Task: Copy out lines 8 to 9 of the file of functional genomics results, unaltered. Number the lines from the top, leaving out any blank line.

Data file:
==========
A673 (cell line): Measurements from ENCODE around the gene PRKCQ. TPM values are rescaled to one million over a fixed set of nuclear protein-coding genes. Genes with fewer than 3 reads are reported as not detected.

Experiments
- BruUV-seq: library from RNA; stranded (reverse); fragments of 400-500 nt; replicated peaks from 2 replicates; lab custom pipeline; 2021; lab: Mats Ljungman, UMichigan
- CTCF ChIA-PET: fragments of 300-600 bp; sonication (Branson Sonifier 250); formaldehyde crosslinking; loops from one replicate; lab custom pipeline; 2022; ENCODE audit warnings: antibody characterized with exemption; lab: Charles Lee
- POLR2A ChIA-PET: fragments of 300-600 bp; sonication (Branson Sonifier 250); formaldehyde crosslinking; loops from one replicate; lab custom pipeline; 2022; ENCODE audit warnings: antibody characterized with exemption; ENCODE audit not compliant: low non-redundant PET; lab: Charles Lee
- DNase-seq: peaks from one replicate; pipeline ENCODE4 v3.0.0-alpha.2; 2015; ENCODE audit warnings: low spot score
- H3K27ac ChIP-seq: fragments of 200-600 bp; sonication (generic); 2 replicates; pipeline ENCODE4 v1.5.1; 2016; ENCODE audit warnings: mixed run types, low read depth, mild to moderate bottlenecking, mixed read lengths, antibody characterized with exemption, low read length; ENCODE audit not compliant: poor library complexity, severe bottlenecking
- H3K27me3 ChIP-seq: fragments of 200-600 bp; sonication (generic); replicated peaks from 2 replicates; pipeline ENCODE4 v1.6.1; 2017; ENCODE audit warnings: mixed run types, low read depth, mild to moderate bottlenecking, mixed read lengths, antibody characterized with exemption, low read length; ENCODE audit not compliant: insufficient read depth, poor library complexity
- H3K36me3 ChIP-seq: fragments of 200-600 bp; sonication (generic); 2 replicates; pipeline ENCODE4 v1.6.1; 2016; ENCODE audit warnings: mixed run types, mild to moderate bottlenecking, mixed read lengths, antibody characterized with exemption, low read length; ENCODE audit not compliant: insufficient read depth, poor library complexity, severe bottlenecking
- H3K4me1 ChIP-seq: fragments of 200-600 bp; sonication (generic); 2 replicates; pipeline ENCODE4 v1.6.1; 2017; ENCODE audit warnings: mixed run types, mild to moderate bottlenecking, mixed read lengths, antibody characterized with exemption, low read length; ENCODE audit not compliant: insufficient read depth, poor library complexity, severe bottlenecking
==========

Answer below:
- H3K27me3 ChIP-seq: fragments of 200-600 bp; sonication (generic); replicated peaks from 2 replicates; pipeline ENCODE4 v1.6.1; 2017; ENCODE audit warnings: mixed run types, low read depth, mild to moderate bottlenecking, mixed read lengths, antibody characterized with exemption, low read length; ENCODE audit not compliant: insufficient read depth, poor library complexity
- H3K36me3 ChIP-seq: fragments of 200-600 bp; sonication (generic); 2 replicates; pipeline ENCODE4 v1.6.1; 2016; ENCODE audit warnings: mixed run types, mild to moderate bottlenecking, mixed read lengths, antibody characterized with exemption, low read length; ENCODE audit not compliant: insufficient read depth, poor library complexity, severe bottlenecking